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Does math get more interesting after Calc II?

  1. Jun 12, 2015 #1
    Hello all!
    I am currently taking a six week Calc II w/ Analytical Geometry and will be taking Vector Calculus in a few weeks, also six week course. I am a math major and I love math, but I find calculus a tad on the boring side. We just started infinite series this week, a little more interesting but not yet on the edge of my chair. So my two questions are; 1) Was there a math class that just blew your mind or really got you going with math? 2) Any ideas to help keep me interested?

    While I am "enjoying" Calculus, at this point it just seems mundane. Learn this rule, apply this rule, here is another rule, apply it and I'll give you another! I understand that it is building up a base of knowledge but is there anything exciting in the future? When do i get to use my own analytical power, problem solving capabilities or dare I say...creativity?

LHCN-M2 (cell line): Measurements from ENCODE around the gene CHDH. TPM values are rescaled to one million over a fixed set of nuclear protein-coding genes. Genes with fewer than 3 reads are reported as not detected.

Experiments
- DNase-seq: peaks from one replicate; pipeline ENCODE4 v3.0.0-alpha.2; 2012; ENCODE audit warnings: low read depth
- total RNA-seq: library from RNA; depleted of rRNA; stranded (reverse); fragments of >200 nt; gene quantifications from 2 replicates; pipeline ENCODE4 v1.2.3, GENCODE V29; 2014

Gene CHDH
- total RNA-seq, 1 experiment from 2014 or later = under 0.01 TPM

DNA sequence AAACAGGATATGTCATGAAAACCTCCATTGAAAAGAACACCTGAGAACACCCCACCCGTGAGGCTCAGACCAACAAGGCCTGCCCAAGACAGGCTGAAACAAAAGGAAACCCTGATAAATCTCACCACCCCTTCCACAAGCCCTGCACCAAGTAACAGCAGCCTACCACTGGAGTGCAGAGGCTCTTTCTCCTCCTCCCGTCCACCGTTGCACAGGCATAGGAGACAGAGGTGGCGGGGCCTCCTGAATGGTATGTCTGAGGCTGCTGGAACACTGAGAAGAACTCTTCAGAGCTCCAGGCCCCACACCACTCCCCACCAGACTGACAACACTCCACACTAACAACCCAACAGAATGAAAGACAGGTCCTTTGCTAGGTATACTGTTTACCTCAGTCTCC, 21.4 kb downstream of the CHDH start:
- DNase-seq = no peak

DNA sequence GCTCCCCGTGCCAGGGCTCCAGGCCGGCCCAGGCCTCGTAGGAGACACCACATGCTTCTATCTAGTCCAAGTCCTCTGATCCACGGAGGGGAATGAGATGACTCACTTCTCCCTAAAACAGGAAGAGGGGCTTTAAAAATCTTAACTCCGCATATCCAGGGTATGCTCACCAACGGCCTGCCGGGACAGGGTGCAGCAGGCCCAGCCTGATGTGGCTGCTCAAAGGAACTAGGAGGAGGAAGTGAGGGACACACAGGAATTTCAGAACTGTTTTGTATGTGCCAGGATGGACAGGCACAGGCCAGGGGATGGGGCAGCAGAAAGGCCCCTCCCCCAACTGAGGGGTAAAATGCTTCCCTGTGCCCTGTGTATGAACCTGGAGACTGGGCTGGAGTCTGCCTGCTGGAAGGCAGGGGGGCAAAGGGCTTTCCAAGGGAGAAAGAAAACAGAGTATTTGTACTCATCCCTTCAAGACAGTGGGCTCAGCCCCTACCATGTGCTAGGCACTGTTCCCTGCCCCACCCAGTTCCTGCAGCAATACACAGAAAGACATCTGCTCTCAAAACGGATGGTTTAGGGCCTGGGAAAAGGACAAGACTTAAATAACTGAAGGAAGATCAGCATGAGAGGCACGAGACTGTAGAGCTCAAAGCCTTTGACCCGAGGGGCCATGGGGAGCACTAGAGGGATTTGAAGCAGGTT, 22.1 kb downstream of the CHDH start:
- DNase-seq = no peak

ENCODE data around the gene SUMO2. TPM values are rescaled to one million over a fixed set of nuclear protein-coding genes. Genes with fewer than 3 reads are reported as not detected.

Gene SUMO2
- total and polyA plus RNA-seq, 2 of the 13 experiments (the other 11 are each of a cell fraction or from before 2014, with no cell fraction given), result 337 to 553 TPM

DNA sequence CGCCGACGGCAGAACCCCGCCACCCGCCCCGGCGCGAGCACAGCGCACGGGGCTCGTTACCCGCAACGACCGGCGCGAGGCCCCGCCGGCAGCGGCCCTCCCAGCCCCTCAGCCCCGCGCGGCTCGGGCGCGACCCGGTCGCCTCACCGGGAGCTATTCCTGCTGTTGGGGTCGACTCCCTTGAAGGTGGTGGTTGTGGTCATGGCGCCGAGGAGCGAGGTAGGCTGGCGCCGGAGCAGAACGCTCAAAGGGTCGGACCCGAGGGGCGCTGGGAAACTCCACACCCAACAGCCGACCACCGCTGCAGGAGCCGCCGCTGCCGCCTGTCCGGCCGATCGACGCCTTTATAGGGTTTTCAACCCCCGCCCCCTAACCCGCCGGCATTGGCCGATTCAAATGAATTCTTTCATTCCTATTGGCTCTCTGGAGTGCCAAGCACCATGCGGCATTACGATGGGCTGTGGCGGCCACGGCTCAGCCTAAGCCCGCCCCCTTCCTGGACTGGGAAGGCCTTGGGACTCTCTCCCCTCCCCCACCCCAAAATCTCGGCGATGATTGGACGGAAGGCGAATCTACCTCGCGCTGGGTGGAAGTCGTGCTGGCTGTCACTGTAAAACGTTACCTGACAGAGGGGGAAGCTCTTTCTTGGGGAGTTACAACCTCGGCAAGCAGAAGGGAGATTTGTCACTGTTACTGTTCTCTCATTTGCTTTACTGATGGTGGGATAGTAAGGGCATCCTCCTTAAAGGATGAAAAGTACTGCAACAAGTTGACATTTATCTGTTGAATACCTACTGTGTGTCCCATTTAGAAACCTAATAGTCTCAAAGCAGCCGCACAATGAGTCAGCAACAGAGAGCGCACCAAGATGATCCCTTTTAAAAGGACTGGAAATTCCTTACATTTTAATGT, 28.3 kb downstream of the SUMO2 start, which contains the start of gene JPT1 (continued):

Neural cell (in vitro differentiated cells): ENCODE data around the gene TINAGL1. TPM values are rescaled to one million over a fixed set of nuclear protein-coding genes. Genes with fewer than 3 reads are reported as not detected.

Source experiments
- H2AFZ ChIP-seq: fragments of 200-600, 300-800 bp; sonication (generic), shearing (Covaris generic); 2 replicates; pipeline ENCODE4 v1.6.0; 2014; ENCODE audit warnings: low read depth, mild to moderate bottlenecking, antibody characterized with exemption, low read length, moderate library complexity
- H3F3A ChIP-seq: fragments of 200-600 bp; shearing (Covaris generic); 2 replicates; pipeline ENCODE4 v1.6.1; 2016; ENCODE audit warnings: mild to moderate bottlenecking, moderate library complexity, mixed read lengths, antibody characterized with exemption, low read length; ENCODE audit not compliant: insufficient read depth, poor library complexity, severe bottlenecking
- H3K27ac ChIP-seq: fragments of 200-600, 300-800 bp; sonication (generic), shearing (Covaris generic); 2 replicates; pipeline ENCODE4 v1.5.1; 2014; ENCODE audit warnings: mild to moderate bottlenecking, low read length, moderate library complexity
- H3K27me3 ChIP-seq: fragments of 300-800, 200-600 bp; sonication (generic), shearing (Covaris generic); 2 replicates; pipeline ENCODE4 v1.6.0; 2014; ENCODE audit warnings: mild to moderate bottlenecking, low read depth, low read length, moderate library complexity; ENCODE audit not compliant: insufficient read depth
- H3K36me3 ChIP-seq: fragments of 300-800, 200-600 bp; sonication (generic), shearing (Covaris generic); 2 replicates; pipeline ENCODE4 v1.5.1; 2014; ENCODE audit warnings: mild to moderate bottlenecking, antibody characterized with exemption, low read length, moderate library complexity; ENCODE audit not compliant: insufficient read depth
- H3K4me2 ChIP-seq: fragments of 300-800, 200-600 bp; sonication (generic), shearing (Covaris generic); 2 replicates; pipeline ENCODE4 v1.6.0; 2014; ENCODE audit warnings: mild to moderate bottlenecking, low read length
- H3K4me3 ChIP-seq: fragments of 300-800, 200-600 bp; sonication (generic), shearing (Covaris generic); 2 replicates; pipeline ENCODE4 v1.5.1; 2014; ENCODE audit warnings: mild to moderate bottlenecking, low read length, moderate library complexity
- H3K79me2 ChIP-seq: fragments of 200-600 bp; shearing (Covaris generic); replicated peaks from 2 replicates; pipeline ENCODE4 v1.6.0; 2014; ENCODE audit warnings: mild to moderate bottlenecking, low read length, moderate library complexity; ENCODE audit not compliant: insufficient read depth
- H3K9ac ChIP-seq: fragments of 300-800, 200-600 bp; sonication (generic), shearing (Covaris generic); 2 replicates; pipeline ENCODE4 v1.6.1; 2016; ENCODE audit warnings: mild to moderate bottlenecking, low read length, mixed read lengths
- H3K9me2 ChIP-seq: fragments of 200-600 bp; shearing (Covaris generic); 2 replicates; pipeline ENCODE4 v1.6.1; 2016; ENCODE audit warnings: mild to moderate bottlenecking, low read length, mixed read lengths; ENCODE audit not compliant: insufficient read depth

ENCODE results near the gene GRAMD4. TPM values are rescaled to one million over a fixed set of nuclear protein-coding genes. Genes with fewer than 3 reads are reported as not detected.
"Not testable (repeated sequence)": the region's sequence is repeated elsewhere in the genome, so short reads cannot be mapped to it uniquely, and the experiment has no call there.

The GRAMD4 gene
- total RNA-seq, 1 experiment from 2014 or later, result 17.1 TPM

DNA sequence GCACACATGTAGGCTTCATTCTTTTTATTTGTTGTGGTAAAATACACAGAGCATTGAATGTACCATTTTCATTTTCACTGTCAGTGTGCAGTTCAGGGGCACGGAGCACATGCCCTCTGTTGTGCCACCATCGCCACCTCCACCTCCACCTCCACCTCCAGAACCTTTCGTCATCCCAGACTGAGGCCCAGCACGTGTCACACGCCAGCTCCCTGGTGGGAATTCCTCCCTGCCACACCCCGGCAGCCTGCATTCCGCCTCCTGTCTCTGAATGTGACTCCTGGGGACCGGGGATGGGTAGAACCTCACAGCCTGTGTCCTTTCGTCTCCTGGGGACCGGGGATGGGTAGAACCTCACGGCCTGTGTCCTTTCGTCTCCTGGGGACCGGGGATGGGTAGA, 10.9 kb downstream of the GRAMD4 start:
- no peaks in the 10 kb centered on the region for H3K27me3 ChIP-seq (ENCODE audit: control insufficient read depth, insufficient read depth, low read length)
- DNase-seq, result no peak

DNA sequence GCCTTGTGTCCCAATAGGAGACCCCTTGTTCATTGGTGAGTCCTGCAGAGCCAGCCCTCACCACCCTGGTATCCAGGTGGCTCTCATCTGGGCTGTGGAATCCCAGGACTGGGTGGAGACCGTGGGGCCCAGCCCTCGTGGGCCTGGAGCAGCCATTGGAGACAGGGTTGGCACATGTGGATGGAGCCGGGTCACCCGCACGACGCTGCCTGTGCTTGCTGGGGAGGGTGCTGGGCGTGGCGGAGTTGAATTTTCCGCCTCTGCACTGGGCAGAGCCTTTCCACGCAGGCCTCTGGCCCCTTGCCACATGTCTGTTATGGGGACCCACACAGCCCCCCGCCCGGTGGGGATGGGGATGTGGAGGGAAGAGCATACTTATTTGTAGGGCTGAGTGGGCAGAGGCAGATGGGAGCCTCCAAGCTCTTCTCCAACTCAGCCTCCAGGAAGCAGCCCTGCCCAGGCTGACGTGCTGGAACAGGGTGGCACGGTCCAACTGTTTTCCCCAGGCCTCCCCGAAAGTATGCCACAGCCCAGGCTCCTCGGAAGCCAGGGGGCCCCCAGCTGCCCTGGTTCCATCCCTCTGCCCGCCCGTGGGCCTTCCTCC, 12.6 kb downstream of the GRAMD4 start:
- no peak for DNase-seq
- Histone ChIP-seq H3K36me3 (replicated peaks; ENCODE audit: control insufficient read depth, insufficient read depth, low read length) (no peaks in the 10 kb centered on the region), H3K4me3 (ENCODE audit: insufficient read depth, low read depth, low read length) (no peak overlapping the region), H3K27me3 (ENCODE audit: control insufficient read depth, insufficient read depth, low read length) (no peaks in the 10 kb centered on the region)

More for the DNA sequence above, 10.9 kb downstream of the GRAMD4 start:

Thanks for your time and help,
  2. jcsd
  3. Jun 12, 2015 #2


    Staff: Mentor

    I enjoyed tensor analysis which is one step beyond vector calculus a lot as it gave me the tools to learn General Relativity. The vector calc stuff is used in E&M and in fluid flow so if you like applied math then you should enjoy that and then there's the Millennial problem dealing with the Navier Stokes equation.

    Mathwise though you might like mathematical origami a combination of geometry and other maths. There's a video on youtube "Beyond the Folds" that touches on Prof Eric Demaine's work and Prof Robert Lang's work. One such problem is the classic trisecting the angle and doubling the cube can be computed using origami folds.

    Lastly, there's a popular book called Math 1001 by Prof Elwes that surveys many math topics so you could use it as a kind of catalog to find and area of interest.

  4. Jun 13, 2015 #3
    Yes, calculus is boring. Especially when they teach it like you said. More interesting is when you will actually prove all these rules from scratch. This is what you'll do in analysis. If you're having a lot of free time, then you can try to work through Spivak and Apostol for more exciting views of calculus.
  5. Jun 13, 2015 #4
    OK, thanks for the input!
  6. Jun 15, 2015 #5
    Sure it does! The more you know the more you can learn and the more you start discovering :) Discovery is always fun
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